None of the Bills in the Queen's Speech addresses the pressing priorities of the British people. That is especially true of the Bill that I suspect will dominate this Session. That Bill will hang like a millstone around the Prime Minister's neck and show that the Government are more interested in fiddling with our constitution than addressing the real priorities of the British people. When the hon. and learned Member for Pentlands said that she would be dancing about it--her constituents will not--she gave the game away in an otherwise splendid speech. The Bill replaces an independent second Chamber with a house of cronies.

The Prime Minister thought that the House of Lords was an independent second Chamber when it defeated the previous Government. Indeed, he congratulated it and said that that was a victory for common sense. He has now set up a royal commission to consider alternatives to the present House of Lords. Given that it will report in just two years' time, why will he waste the coming year on a piece of constitutional vandalism that will be obsolescent in 24 months? All sensible people want to wait for the royal commission. They are not prepared to embark on reform of the House of Lords until they see where the Government are going with it. They do not want stage 1 without stage 2.

The reason the Prime Minister does not want to wait for the royal commission is clear: he has never intended carrying out proper reform of the House of Lords, but wants to create a house of cronies beholden to him alone. We know what his vision of the future is: Lord Draper of Lobbygate; Lord Robinson of Offshore Funds; Lord Mandelson of Rio; and the Prime Minister will be Baron of Ideas.

24 Nov 1998 : Column 25

The director of Charter 88, who is not normally an ally of the Conservative party, said that the Prime Minister plans

It is time that the Prime Minister listened. The public and the press are against him on this matter. Why does he not do the common-sense thing and wait for the royal commission? He can waste an entire year trying to ram a Bill that no one wants through Parliament and trying to increase his powers of patronage, or he can spend that year getting on with real people's priorities, such as jobs, schools and hospitals.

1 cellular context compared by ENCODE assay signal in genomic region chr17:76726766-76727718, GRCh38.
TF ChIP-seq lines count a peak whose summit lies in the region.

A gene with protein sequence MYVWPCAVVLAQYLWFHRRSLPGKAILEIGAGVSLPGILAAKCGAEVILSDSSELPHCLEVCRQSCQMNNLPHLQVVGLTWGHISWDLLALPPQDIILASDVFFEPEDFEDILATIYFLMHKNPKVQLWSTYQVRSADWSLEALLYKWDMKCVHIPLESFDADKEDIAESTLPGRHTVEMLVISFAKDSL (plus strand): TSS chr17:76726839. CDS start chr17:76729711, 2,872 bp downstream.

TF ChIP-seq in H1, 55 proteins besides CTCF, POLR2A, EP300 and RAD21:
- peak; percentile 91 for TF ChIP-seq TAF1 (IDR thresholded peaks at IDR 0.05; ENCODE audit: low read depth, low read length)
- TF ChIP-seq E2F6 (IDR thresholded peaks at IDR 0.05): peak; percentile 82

The Queen's Speech abolishes the independence of general practitioners, increases council tax bills through the abolition of competitive tendering and increases trade union power. We know from the growth forecasts that the Chancellor must constantly downgrade and from surveys such as the CBI business survey, which shows confidence at its lowest level for 18 years, that there is a serious economic situation. Business confidence is at an all-time low and Government complacency at an all-time high.

We need not rely on surveys and forecasts to tell us that; we can use the evidence before us, if only we are willing to listen. The Prime Minister might listen to someone on his constituency doorstep. A letter from someone in County Durham says:

the company he worked for--

    "which was televised, he encouraged viewers to ignore the closures of Fujitsu and Siemens and think of success stories such as"--

that company.